Groundwater Management in India: Status, Challenges and a Framework for Responses

  • Himanshu KulkarniEmail author
  • Uma Aslekar
  • Siddharth Patil
Part of the Springer Hydrogeology book series (SPRINGERHYDRO)


India’s groundwater situation is complex, to say the least. The myopic view of groundwater, as posed through the national- and state-level aggregate picture, needs to be overcome through efforts at assessment of aquifers at the right scale. However, even the aggregated, national picture on groundwater resources reveals that the groundwater crises of depletion and contamination of India’s aquifers are now evident across India’s diverse groundwater systems. Disaggregation holds the key to accurate understanding of groundwater problems in India, whether in the case of groundwater overexploitation or groundwater contamination, it is important to ‘typologize’ the groundwater situation in an area. Such typology emerges as a consequence of mapping aquifers, understanding their behaviour through space and time, understanding patterns of use and exploring opportunities for people to come together and manage groundwater resources collectively. The typology of groundwater resources in India is best defined by the hydrogeological factors that determine aquifer storage and transmission, the time factor over which impacts of overuse and/or quality declines occur and the menu of feasible supply- and demand-side interventions. Piloting groundwater management initiatives is called for, the pilots being defined through the characterization of aquifers at proper scales, beginning with appropriate conceptual models. The fugitive nature of the (groundwater) resource and the open-access domain in which it is commonly used pose major challenges in implementation of common pool resource (CPR) principles in the practice of groundwater management. In this light, the development of strategies to respond to groundwater overuse and deteriorating groundwater quality require a process-based approach, rather than big, one-fit-all prescriptions. Such an approach has many advantages over mainly mainstream ‘institutional silo’ approaches. First, ‘processes’ are central to addressing groundwater problems. Second, strategy development can happen efficiently only in a ‘phased’ manner, with each strategy subject to adaptation and refinement as experience is gained. And finally, processes form the basis to overcome challenges of scale and diversity in dealing with groundwater management and governance in India.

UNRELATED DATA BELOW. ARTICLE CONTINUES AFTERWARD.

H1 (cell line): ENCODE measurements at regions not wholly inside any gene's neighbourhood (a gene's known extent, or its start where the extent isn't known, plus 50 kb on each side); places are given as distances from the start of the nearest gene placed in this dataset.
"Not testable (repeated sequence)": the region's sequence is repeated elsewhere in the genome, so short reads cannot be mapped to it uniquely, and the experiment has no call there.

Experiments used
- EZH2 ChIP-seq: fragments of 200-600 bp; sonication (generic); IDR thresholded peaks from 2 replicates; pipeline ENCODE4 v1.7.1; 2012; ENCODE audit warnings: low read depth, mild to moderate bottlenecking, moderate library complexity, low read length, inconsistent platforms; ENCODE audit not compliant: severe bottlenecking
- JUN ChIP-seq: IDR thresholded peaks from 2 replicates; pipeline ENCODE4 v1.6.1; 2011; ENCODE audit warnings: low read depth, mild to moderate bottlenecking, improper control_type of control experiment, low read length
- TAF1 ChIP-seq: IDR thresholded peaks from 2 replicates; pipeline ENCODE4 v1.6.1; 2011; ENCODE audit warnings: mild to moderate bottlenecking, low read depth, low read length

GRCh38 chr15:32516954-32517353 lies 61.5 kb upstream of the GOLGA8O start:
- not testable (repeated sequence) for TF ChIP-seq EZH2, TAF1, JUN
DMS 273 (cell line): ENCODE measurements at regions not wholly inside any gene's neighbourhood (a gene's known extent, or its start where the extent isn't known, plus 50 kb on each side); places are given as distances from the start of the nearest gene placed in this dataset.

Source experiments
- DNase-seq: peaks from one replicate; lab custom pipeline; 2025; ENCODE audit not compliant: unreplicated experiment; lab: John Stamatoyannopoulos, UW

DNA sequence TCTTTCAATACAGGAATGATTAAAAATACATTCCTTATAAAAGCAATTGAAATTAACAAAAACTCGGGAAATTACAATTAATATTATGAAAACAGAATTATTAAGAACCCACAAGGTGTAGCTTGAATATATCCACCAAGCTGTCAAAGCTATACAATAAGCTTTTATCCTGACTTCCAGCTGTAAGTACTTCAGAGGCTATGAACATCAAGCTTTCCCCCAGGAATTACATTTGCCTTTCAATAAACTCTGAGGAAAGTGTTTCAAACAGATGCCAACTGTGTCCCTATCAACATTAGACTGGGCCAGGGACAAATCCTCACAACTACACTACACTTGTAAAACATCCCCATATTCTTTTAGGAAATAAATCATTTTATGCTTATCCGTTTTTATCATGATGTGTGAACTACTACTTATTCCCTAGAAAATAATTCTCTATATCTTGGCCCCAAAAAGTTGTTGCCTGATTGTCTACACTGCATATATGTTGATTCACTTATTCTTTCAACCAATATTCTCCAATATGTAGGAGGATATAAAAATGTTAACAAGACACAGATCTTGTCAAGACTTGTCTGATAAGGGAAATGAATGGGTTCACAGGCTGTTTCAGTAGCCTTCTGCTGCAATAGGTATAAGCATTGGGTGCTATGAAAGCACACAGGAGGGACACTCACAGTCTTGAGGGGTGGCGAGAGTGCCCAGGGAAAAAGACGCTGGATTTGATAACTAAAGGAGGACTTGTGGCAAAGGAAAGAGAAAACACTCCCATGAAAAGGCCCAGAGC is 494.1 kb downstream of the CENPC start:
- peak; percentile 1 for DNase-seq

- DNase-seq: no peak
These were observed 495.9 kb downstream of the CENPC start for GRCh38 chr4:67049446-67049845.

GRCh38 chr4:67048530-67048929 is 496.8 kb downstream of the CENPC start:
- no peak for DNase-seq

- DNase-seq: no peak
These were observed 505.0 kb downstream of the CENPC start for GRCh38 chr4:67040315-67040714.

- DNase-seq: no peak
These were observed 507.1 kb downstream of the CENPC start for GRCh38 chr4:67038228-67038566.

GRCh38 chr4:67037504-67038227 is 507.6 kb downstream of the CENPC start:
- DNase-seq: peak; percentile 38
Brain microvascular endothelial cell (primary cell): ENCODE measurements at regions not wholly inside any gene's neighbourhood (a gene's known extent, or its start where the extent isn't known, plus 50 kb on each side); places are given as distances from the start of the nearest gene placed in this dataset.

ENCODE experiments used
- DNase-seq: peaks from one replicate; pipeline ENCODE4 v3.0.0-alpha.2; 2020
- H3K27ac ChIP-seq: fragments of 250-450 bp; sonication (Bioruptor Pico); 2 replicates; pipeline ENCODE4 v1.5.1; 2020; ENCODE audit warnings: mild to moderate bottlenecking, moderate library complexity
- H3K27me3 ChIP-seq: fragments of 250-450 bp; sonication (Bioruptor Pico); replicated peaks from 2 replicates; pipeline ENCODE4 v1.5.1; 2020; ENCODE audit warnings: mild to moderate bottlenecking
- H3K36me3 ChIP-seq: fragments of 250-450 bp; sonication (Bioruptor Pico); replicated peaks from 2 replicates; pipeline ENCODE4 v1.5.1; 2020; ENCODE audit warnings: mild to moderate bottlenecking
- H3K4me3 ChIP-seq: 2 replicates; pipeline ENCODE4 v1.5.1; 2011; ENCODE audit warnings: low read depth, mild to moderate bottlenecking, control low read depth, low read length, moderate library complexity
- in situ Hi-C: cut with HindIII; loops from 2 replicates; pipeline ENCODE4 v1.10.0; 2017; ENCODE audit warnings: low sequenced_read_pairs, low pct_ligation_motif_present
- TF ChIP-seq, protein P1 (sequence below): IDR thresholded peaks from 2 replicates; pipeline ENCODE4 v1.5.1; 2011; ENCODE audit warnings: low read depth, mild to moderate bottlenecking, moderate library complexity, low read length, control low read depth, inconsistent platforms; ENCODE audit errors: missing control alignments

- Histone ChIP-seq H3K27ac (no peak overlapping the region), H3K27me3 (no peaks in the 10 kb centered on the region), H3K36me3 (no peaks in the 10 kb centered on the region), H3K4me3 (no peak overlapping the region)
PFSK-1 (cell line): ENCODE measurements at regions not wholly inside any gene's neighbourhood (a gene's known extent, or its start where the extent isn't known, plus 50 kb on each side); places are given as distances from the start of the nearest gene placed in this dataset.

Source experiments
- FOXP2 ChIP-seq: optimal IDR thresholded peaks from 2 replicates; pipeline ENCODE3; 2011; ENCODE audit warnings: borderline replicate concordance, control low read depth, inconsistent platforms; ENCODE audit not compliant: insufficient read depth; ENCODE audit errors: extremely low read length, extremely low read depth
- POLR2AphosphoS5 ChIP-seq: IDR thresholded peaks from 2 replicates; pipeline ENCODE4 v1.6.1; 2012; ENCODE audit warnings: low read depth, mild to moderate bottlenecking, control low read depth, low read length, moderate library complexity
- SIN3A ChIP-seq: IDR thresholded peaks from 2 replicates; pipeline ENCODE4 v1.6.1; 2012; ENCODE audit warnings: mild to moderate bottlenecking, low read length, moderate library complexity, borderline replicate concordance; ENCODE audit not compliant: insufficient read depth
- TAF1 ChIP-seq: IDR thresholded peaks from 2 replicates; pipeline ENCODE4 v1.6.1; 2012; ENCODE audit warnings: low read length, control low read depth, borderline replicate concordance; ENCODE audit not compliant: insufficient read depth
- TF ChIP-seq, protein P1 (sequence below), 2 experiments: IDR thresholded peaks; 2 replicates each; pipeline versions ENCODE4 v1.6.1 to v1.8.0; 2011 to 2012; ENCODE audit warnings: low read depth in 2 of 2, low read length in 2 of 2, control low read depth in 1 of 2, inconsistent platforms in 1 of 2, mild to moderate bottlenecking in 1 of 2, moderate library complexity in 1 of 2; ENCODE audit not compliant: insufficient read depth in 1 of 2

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Copyright information

© Springer Nature Singapore Pte Ltd. 2018

Authors and Affiliations

  • Himanshu Kulkarni
    • 1
    Email author
  • Uma Aslekar
    • 1
  • Siddharth Patil
    • 1
  1. 1.Advanced Center for Water Resources Development and Management (ACWADAM)PuneIndia

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